Players, Style Start To Mesh

Smiles were cracked when Bob Huggins addressed his style of coaching versus John Beilein's style of players with one simple comment.

"They're not that different," he said. "John has obviously schooled these players in fundamentals. And if a player can pass and dribble and shoot and pivot, he can probably handle a lot of other things."

There it was. There will be no tossing of talents, no worry as to if players are secure in scholarship. Alex Ruoff said it immediately made him feel more secure. And after the week that was – starting with an NIT championship that now seems seven years removed rather than seven days – it was reassuring to both parties that the Mountaineers will remain a team despite, and likely as much because of, a coach that preached the values of dedication and loyalty, then practiced none of it.

"We're just trying to let the younger guys know that we will stick together and whatever happens happens and we will get through it as a team," said center Jamie Smalligan, who with point guard Darris Nichols makes up the rising senior class. "I never expected it, but there are a lot of things that are out of your control. Even though we may not be guys that he has typically had, we are all players and we are all coachable, all smart and all willing to work hard. We're happy that coach Huggins is here and that we got such a high-caliber coach. He'll bring a lot of success very soon. It was the best candidate possible and a guy with a great record. We're going to help him get his 600th win next season."

It was Smalligan, seated alongside Alex Ruoff and Joe Alexander, who smiled most often during Huggins' introduction. All three nodded and laughed when Huggins, asked if his conversations with players had been good, said "Why wouldn't they be, what with my effervescent personality."

And with that, West Virginia's 21st coach began to build the relationships between he and his players. And with a staff that might not be filled for another month, it will be just Huggins and the returning players, head-to-head, getting a chance to build a foundation for a program that is now in much more secure hands regarding long-term stability and the ability to land major prospects.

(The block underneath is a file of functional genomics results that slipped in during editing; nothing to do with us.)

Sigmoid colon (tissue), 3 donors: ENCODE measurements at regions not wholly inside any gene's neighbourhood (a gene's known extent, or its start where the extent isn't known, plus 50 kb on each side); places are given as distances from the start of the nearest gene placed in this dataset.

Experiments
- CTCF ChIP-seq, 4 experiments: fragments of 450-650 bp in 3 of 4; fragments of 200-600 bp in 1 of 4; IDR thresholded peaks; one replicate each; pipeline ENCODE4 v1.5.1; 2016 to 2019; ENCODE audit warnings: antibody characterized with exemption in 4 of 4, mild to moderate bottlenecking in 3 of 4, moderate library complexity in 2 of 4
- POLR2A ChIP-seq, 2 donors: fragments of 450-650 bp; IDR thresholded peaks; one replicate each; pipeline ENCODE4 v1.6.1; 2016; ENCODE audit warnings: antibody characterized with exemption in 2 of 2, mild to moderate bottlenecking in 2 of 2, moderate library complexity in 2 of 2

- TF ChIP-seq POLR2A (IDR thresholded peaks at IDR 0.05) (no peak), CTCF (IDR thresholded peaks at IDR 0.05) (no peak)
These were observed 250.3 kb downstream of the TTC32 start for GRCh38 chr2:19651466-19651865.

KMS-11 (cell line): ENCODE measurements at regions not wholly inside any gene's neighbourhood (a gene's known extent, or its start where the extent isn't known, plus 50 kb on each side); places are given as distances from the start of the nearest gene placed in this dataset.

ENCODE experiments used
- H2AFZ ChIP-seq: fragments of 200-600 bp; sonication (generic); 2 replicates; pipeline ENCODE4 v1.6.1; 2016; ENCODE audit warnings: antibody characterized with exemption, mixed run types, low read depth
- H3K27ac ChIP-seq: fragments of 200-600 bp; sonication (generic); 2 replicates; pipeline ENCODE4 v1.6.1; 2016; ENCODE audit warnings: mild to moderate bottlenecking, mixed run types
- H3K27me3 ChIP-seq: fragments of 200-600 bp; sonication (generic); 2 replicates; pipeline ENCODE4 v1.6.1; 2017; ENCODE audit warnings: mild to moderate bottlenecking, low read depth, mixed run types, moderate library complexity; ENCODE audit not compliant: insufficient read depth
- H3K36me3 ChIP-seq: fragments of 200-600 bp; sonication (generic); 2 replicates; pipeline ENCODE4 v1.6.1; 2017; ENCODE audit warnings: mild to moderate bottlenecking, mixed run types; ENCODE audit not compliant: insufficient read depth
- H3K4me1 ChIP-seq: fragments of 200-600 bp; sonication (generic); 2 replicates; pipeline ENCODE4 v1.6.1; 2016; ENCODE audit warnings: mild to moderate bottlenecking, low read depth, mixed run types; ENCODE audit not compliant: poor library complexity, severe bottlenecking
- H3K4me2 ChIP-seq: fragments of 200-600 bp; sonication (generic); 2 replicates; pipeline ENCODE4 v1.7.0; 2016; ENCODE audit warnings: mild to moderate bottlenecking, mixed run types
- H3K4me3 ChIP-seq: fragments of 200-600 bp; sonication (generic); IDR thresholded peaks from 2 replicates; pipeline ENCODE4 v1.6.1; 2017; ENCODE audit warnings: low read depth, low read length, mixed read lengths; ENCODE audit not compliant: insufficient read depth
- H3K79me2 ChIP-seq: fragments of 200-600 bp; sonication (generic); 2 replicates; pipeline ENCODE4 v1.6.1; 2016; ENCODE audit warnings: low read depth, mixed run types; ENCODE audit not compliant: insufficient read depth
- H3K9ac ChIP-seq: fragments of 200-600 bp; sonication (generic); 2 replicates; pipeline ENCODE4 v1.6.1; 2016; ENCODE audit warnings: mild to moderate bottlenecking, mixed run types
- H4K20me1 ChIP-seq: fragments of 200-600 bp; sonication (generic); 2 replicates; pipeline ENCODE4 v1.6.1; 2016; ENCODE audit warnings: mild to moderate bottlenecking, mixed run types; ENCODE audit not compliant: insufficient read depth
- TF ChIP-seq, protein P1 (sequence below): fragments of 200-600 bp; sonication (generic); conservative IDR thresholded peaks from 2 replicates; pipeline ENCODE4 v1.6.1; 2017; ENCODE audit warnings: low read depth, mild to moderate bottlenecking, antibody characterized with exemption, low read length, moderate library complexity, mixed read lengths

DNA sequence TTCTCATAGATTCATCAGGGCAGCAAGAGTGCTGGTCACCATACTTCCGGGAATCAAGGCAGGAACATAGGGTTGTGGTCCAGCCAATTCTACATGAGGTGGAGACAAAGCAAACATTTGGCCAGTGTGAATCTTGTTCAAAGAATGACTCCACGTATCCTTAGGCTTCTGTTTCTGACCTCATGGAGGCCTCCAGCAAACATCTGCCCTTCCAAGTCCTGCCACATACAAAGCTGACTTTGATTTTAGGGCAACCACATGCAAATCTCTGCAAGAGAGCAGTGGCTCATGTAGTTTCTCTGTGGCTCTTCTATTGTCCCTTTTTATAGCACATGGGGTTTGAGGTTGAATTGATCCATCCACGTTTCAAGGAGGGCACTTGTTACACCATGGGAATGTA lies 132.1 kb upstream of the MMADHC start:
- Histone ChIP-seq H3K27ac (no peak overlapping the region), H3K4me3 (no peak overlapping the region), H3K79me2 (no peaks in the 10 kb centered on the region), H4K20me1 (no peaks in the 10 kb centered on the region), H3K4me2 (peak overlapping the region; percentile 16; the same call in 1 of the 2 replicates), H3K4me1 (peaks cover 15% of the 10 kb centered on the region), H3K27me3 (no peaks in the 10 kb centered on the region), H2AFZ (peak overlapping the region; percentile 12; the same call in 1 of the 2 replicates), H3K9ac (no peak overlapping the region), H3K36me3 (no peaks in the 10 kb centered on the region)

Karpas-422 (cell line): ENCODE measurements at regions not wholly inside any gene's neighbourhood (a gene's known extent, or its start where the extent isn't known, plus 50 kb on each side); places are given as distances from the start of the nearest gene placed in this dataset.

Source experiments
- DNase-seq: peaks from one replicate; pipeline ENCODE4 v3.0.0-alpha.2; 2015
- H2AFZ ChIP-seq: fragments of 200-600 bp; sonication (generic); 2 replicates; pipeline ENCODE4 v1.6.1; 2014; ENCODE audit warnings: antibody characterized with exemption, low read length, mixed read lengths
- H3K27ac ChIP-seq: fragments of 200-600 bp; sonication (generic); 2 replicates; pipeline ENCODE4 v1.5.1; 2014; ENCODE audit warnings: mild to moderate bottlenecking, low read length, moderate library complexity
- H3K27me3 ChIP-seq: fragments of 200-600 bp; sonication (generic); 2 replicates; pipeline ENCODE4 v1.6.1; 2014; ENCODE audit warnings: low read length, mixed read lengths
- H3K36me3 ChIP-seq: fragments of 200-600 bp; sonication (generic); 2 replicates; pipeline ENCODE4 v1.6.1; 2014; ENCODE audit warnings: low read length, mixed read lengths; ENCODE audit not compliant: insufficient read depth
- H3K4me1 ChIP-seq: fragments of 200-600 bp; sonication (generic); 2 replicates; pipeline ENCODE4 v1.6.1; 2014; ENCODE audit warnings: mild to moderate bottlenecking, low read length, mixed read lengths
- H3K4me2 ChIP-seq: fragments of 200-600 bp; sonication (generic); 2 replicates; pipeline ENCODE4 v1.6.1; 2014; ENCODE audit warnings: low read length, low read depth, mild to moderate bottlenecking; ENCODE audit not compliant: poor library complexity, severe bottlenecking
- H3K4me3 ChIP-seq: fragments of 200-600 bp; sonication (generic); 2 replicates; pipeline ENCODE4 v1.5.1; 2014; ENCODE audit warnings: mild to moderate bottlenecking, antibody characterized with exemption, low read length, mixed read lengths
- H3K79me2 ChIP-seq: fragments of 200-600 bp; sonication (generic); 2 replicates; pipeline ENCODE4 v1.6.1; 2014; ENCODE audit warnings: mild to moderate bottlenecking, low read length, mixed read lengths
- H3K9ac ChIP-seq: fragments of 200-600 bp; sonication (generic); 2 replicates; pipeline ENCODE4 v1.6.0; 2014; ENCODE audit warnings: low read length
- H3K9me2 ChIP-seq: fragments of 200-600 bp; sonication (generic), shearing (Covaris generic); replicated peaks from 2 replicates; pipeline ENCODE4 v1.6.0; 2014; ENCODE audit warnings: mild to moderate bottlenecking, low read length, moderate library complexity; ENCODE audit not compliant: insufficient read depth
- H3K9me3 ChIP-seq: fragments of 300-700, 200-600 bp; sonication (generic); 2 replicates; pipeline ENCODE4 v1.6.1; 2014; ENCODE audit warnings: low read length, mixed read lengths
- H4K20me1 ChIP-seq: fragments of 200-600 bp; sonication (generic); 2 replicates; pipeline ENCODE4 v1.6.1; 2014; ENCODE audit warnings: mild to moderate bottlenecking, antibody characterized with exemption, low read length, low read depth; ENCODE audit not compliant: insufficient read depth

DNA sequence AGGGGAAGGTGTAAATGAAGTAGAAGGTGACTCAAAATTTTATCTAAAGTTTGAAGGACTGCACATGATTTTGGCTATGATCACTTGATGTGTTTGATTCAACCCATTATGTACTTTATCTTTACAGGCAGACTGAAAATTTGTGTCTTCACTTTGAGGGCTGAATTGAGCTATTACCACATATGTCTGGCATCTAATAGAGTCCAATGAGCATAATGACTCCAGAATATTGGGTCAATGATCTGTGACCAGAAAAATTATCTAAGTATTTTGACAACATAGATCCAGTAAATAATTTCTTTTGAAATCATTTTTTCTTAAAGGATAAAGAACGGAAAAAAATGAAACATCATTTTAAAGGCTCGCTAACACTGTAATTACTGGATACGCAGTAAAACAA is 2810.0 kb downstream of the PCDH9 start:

"This is a job that a lot of people want right now," Smalligan said. "We won 27 games and only lost two seniors. It's not a rebuilding situation. Coach Huggins is excited to work with us. And our initial impression: We're excited. He is going to bring a lot of passion and he is excited to be here. That's what we want. If coach (John) Beilein did not want to coach us and wasn't excited to be here, that's fine. We don't want to play for a coach that doesn't want to be here and coach us. Coach Huggins is more than happy to be here. He is ready to teach us and we're ready to learn. We want someone who sticks around here, and that's exactly what he is."

Huggins, 590-211 in 25 seasons, will have one open scholarship with which to work. Current commit John Flowers, a three-star forward, remains solid to West Virginia, and no current players are planning to transfer despite rumors to the contrary. The departure of their former coach seems to have brought the team even closer, and given them an us-against-the-world outlook.

"We all said ‘With a coach like Bob Huggins here, I'm not leaving,'" Ruoff said. "I was star-struck. He is a legendary coach, one of the top coaches in the country. I am honored as a player to play for him. Success follows him, so I am excited to be here. Transitions are difficult. But I am very happy. The past couple nights I have not been able to sleep. It has been up and down."

Alexander noted that he heard rumors that he might be leaving. "To be dead honest, I never considered it," he said. "There were even some rumors that I was going to leave of coach Beilein stayed. None of that was true. We're all close and that helped a lot. We're a team, and this is something that really hurt this team. But the best thing we can do for the program is for everyone to stay and stick together. We were blunt about it. But it didn't take any convincing."

Alexander, ironically, might be among the best first for Huggins' flex offense and straight man-to-man defense. With his 6-8 height and leaping ability, he could slide right into the sets next year.

"It's a big relief," Alexander said of the new coach. "That's a player's biggest fear with a new coach. Is he going to kick me out of here? So to hear him say that was good. He runs a lot, and I am excited about that."

West Virginia held a team meeting on Wednesday, one day after Beilein announced his resignation. Ruoff said that during the meeting, every player said they would stay. He said it has become a close-knit unit, and that as a group, Huggins was the clear first choice. Arguably the hardest thing over the last 72 hours – apart from hearing that Beilein was indeed leaving after finally taking the fourth job he was rumored to have flirted with in five years – was watching the assistants clean out their offices. They may or may not be hired by Beilein, who has yet to make any decisions. Huggins will be able to bring in his own staff.

"That was really tough, tear-jerking," Ruoff said. "But I am happy coach is here. I am excited to play for him. He is a sensible coach and I know he will use the unique talents and players we have here. I have faith he will use that to the full advantage. We didn't know if it would be a guy with the same kind of offense, but we've got some good athletes on this team. Once I found out it was him, I was excited. I got a phone call from him last night. I probably sounded like an idiot. I can't believe it's going on. Right now, though, I am looking forward to stability emotionally."

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